Premier Jason Kenney makes 1st public appearance in weeks via Facebook Live

WATCH: For the first time since early August, Premier Jason Kenney has emerged in public, speaking to Albertans in a Facebook Live. As Christa Dao reports, some say his explanation of the reason for his hiatus amid the COVID-19 pandemic’s fourth wave wasn't good enough.

Alberta Premier Jason Kenney has emerged from a weeks-long public hiatus.

Kenney, who had been on vacation, appeared in a Facebook Live video on Wednesday night where he answered select questions.

The social media event was not an official media event and there has been no comment from his office on how questions were selected.

Kenney’s last public event was on Aug. 9 at a brewery in Edmonton.

Since then, the number of COVID-19 cases in the province has risen dramatically and hospitalizations from the disease have increased as well. Health professionals and the Opposition have called on his government to do something to address the worsening health crisis.

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Kenney explained his decision to go on vacation and to not speak publicly as the health crisis intensified.

“August is typically a quieter time in politics and government,” he said. “I think most governments have been trying to catch a breather after the last 18 brutally tough months. But also we’re respectful of the fact there’s a federal campaign going on.”

Kenney added that it’s not healthy for anyone to go too long without a break.

“For everybody, especially in a high-pressure job, having a chance to recharge your batteries, rest and reflect, catch up on your sleep is very important,” the premier said.

“It’s important a person in my position doesn’t burnout.”


As of Thursday night, nearly 50,000 people had watched Kenney’s Facebook event, including the United Nurses of Alberta’s Danielle Larivee.

She said she was happy to see the premier speaking publicly again, but that was about the only praise she had for the more than an hour-long question-and-answer session.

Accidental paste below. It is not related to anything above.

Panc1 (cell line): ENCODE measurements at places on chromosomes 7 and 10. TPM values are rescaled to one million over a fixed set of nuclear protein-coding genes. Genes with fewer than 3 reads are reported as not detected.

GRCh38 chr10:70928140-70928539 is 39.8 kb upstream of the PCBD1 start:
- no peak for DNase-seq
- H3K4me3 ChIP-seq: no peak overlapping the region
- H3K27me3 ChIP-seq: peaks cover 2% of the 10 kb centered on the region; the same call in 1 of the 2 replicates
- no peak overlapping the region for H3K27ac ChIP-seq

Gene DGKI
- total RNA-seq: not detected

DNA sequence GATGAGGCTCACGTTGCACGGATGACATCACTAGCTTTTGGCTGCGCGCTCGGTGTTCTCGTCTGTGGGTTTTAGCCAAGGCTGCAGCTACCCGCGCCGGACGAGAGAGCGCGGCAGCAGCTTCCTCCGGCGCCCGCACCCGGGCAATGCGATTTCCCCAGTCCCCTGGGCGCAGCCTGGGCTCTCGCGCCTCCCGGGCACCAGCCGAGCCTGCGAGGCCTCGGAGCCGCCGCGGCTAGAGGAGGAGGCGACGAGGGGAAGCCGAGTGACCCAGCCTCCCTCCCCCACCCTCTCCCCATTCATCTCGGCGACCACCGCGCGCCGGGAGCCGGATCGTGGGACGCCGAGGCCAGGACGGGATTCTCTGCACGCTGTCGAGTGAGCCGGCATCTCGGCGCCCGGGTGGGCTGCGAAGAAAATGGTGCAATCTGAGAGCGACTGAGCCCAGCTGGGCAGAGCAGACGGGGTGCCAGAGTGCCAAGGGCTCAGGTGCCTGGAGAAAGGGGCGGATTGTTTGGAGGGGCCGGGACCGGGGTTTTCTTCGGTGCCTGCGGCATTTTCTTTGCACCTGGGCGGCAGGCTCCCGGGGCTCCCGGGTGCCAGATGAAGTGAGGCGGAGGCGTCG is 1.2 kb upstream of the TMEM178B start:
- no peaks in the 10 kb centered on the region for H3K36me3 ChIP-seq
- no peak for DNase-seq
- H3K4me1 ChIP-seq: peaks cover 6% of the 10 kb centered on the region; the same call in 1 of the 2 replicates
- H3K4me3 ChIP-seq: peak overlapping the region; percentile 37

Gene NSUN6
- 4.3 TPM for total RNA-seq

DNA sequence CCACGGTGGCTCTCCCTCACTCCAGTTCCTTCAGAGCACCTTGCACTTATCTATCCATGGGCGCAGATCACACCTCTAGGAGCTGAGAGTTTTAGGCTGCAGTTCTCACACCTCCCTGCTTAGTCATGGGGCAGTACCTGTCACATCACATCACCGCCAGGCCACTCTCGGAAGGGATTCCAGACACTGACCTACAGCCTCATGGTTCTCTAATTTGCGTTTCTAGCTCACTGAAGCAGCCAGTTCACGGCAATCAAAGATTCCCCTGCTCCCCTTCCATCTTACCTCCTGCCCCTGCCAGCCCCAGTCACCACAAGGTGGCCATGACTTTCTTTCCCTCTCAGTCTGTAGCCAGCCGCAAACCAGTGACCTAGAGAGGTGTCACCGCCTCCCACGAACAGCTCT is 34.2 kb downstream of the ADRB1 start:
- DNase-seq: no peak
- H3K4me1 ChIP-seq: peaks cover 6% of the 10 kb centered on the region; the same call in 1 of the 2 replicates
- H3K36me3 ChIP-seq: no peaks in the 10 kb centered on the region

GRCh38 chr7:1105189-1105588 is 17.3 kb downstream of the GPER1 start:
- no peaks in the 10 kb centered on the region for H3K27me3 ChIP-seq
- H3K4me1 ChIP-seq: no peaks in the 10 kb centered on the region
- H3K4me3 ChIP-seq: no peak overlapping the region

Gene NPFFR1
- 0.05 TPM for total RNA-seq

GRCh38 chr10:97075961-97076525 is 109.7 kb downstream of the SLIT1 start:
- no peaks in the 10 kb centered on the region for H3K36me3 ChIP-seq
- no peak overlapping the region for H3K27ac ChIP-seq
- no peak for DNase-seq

Larivee said she and other nurses were angered when the Kenney mentioned the importance of avoiding “burnout.”

“The fact that he made that reference was incredibly offensive,” she said. “(To say) that it’s OK for him to take the time to avoid burnout but he won’t take any actions whatsoever to protect front-line health workers who are overwhelmed and go to work, many of them crying every single day.”Y

As of Thursday, 487 Albertans are in hospital with COVID-19 and 114 of those are in the ICU. Those numbers have roughly quadrupled since the last time the Kenney spoke publicly about the pandemic.

To deal with rising hospitalizations, Alberta Health Services can now call nurses back from their vacations and mandate them to work overtime. Larivee said nurses are burning out.

The UNA stresses that members do not begrudge Kenney or anyone a vacation. The concern is over a perceived indifference to rising cases. Larivee said she wanted someone to share information or answer questions about what is or isn’t being planned.

“When our health system is in crisis, there’s an expectation from me — and I would expect all Albertans — that our government shows leadership, take action and communicate with us,” she said.

Lori Williams, an associate professor of policy studies at Mount Royal University, said she believes “this isn’t an ordinary August or an ordinary election period.”

“This is the fourth wave of the pandemic where Alberta has the highest case count and the lowest… (vaccination) rate (in Canada),” she said.

“If he could not be available to answer questions and reassure Albertans in this very difficult time then he should have made his minister of health or the chief medical officer of health available.”

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Duane Bratt, another political scientist at Mount Royal University, said he was struck by Kenney’s tone in his address.

“He just seemed to be minimizing why people were concerned about where he was,” Bratt said.

He added that Kenney’s appearance isn’t necessarily a sign Alberta’s COVID-19 approach will change but he thinks people in the province should be given a chance to better understand it.

“I don’t expect the government to do anything differently,” Bratt said. “(But) I would hope we would have a better explanation about why they don’t want to do anything differently.”

Kenney did say a news conference that includes chief medical officer of health Dr. Deena Hinshaw is planned for later this week to discuss Alberta’s COVID-19 situation. No specific date has been set.

The premier was asked Wednesday about the whereabouts of Hinshaw. Kenney said he was briefed by her shortly before he went live on Facebook.

Because the premier has yet to host an official media availability, Global News has not been able to independently question the premier.

© 2021 Global News, a division of Corus Entertainment Inc.

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